Monday, June 16, 2014

"Fiction is the craft of telling truth through lies..."

I just finished reading one of those books that you wish would never end--that book was Lauren Groff's The Monsters of Templeton.

It was inspiring for another reason, too--the novel has a unique method of approach: it takes a real-life town--Cooperstown, New York--and turns it into a magical alter-ego: the fictitious Templeton, New York. Instead of  a pedestrian, run-of-the-mill upstate town that most of us would take for granted, Groff creates a treasure trove of ghosts, lake monsters, and violent family histories for the main character, Wilhelmina (aka Willie), to discover.

Fictional Templeton map, snapped
from Monsters book preview at Amazon
It's a refreshing and interesting approach--a happy medium between creating an entirely new universe (as in some fantasy or sci fi stories) and remaining rigidly faithful to the truth (like a historical biography or a naturalistic period novel). For example, Groff keeps some of the recognizable features of Cooperstown--the family seat of a great American writer, and the home of the Baseball Hall of Fame and Lake Otsego--but she gives them all a twist. She turns James Fenimore Cooper, author of The Last of the Mohicans, into Jacob Franklin Temple, whose family is the town's namesake; she includes the Hall of Fame as is, but incorporates its 1936 inauguration into the plot with a black twist; and Glimmerglass becomes the alternate name of the lake, complete with a Nessie-like monster named Glimmey. She also takes the characters from some of Fennimore Cooper's fiction and turns them into part of Willie's family history: Marmaduke Temple, Natty Bumppo, and Remarkable Pettibones (although Groff calls her Prettybones in this version).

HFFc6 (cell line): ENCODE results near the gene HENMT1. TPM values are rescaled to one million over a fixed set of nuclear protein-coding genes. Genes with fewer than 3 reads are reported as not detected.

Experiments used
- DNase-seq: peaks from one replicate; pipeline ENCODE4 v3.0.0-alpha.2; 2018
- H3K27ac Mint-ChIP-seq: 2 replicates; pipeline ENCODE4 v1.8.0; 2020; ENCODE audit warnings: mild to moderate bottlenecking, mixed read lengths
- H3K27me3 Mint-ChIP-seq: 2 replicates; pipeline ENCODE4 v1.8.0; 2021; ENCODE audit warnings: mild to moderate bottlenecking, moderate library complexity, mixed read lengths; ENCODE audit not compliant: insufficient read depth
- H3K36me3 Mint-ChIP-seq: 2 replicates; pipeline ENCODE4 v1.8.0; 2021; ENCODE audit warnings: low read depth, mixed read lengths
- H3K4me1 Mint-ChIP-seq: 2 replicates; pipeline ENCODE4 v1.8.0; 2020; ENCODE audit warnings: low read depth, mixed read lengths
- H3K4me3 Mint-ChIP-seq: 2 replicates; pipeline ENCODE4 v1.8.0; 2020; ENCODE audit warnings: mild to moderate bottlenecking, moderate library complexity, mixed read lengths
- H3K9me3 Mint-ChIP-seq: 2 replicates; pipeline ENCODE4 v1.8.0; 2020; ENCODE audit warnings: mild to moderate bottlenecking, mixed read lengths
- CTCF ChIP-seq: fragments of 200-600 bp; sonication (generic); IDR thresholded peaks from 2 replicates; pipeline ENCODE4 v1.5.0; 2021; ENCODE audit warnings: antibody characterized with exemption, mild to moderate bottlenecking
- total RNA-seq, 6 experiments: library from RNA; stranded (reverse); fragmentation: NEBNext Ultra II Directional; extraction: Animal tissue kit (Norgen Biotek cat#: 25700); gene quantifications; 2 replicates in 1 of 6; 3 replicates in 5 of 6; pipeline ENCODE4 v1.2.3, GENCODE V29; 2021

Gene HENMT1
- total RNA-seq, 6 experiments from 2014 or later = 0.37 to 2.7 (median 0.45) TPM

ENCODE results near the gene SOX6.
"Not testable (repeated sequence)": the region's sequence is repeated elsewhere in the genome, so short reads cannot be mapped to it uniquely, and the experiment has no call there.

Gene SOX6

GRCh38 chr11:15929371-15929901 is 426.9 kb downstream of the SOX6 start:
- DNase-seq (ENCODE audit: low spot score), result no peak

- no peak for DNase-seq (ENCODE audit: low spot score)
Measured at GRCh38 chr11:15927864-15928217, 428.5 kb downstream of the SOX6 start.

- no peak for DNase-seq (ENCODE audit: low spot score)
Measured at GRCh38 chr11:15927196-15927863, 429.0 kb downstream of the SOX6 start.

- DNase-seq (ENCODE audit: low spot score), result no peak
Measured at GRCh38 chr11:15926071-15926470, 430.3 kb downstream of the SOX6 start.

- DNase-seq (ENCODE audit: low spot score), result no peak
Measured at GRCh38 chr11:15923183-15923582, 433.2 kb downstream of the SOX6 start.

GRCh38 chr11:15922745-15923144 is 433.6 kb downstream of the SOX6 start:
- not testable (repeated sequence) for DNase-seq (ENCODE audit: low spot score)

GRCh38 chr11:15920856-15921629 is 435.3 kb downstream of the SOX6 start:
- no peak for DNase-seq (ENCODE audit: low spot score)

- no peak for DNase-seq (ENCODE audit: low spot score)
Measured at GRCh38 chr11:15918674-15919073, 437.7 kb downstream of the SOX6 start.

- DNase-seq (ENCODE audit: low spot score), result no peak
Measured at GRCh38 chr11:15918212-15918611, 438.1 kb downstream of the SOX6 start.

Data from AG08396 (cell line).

It's also an interesting solution to a common writer's problem--you want to write about a place, time, or subject dear to your heart, but when you begin to faithfully set it down, it suddenly becomes dull and boring. Or, you begin to find other possibilities more interesting.

Real-life Cooperstown map,
snapped from Google Maps
In my Kindle edition, the author's note explains that this is exactly what happened to Groff when she first set out to write the novel. She says she first started reading as much as she could about Fenimore Cooper, because he's so close to the history of the town, and she wanted to stick to that, but:
"...a curious thing happened: the more I knew, the more the facts drifted from their moorings. They began shaping themselves into stories in my head, taking over. Dates switched, babies were born who never actually existed, historical figures grew new personalities and began to do frightening things. I slowly began to notice that I wasn't writing about Cooperstown anymore, but rather a slantwise version of the original."
She then returned to reading Fenimore Cooper and noticed that in his novel, The Pioneers, he reinvented his town as "Templeton, New York," thus granting her a kind of permission to do the same. Groff says: "I relaxed and followed his lead." And in the end, she discovered that "...fiction is the craft of telling truth through lies."

So, reread your favorite author, or take inspiration from a history book, a Golden Classic, or even something as exotic as a grimoire--and don't be afraid to steal, borrow, or completely rearrange material. You never know what could take shape.

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